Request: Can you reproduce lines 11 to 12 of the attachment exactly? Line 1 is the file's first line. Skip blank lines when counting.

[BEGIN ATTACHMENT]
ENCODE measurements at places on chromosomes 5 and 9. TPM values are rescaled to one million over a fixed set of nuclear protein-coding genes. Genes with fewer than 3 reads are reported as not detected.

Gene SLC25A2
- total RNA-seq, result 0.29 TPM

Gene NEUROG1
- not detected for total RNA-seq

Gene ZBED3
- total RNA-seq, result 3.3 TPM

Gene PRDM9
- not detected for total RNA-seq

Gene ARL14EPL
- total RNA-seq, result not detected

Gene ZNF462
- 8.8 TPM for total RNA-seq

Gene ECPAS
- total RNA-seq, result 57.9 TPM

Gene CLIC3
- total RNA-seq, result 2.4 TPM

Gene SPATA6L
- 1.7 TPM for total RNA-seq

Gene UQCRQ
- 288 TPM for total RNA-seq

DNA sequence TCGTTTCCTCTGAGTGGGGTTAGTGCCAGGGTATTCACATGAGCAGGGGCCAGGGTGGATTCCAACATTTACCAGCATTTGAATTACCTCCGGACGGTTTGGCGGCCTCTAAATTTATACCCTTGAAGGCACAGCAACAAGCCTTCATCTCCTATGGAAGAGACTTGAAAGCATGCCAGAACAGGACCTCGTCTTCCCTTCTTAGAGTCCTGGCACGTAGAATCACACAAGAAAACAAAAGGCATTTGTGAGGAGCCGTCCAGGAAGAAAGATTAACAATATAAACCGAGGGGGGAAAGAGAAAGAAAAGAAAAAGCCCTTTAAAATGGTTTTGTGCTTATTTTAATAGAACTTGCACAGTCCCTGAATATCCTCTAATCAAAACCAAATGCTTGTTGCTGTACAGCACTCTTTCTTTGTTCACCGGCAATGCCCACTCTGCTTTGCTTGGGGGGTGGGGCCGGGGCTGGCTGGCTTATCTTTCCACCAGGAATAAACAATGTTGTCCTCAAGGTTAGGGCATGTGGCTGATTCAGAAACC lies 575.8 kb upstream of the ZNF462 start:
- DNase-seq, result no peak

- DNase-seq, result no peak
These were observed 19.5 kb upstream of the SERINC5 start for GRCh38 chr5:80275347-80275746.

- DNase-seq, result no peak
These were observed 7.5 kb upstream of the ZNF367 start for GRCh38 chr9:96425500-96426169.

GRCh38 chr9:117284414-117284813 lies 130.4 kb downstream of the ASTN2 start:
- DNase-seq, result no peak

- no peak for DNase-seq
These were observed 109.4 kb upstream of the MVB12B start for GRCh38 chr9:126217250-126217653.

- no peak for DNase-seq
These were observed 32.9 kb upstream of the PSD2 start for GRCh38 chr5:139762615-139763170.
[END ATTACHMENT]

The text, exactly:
- total RNA-seq, result not detected

Gene ZNF462